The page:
Humility, Master-key to Triumphant Living – Bishop Abioye

Humility, Master-key to Triumphant Living – Bishop Abioye

Humility, Master-key to Triumphant Living – Bishop Abioye

1st Vice President, Living Faith Church Worldwide, Bishop David Abioye, during his message at the service

Members of the Covenant University’s graduating class of 2016, have been told to imbibe the elevating and divine quality of humility for a triumphant life after graduation.

The 1st Vice President of the Living Faith Church Worldwide, Bishop David Abioye, gave this advice while delivering his message titled, ‘The Master-key to Triumphant Living,’ at a special Convocation Service in Commemoration of the 11th Convocation Ceremony of Covenant University.

Abioye, who took his opening text from Joshua 1:1-5, stated that God asked him to speak over the lives of all graduating students prophetically, concerning the uniqueness of that which He would do in their lives. He declared to them, the word of God, which states that every place where their feet shall step on, God had given them as a possession. He emphasised that they would all live an enlarged life.

He stated that triumphant living is the birthright of any child of God, the plan of God, and His will for all His children (2 Corinthians 2:14). Declaration, he said, “is an affirmation of your position in Christ.” He pointed out that everything in life has keys and keys are more valuable than gifts. “What Jesus gave to us are keys, If you are asking for gifts, you are asking for less, but if you are given keys, you are given invaluable things. Keys are points of triumph,” he stated.

The Bishop explained that ‘Keys,’ are called ‘grace,’ and grace is the master-key to a triumphant lifestyle (2 Corinthians 12:9). “Grace is the only thing God says is sufficient. Grace covers your errors and colours your efforts (Zechariah 4:1-7). Grace does not seek compliments; it says, use what you have, but do not depend on what you have (Ecclesiastes 9:11). Grace is all you need (Genesis 47:15; 1 Samuel 2:9; Zechariah 4:6). There is no level of power that cannot be measured, but grace is inexhaustible,” he stated.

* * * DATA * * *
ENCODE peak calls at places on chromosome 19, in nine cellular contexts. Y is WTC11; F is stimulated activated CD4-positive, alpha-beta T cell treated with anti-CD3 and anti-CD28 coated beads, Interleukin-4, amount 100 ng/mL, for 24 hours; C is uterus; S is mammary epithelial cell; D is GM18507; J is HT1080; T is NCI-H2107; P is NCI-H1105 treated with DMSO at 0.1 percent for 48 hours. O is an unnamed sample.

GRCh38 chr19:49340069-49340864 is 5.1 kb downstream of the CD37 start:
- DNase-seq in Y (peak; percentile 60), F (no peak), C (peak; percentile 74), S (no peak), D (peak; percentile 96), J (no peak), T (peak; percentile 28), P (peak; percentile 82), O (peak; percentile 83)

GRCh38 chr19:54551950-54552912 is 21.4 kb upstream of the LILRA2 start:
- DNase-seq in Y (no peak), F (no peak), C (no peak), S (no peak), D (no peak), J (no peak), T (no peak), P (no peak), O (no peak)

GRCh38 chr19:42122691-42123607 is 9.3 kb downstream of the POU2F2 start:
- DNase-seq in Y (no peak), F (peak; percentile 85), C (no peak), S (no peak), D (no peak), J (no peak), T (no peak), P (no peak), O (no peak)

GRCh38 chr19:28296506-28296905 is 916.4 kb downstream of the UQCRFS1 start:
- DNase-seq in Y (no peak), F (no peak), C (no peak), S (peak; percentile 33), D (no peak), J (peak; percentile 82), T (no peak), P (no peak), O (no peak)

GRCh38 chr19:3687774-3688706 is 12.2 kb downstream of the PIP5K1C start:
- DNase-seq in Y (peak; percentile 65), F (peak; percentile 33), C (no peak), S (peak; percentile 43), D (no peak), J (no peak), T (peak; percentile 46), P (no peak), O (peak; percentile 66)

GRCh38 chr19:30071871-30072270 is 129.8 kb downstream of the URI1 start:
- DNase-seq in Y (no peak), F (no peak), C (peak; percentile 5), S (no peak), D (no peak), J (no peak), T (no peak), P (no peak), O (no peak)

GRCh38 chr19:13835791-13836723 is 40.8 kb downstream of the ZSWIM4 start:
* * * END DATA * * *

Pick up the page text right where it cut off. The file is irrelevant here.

“You can wear out power, but you cannot wear out a man of grace; and if people can describe the happenings in your life, then, it is not ‘grace,’ see Daniel 6.” he pointed out. The grace of God, the Bishop said, is not for strong people, it is rather for weak people. “The earlier you come to the end of your strength, the earlier the grace of God will begin to work in your life,” he said.

While dissecting the meaning of grace, he described grace as a divine enablement; taking off the bar. “No power competes with grace; if you have power, people compete with you, but if you have grace, nobody competes with you (Zechariah 4:1-7),” he stated. The Bishop further described grace as the fullness of God (Acts 3:22), stating that we are complete in Him, (Colossians 2:8; John 1:16).

Bishop Abioye went on to elucidate on ways to access the grace of God, mentioning that one of the major accesses to grace is humility. The attitude of humility, he said, is very key because grace is the natural heritage of the humble. “The depth of your meekness determines the height of your grace; the meekest is the greatest. The cost price for the grace of God, is meekness (1 Kings 21:27),” he stressed.

Throwing more light on the importance of humility to the manifestation of grace, Abioye explained that humility is making yourself of no reputation. He described it as an attitude of learning. Humble people, he said, are eager to learn, while proud people are eager to speak; humble people are known with their ears, while proud people are known with their mouths (Hebrews 4:16; Psalm 84:4).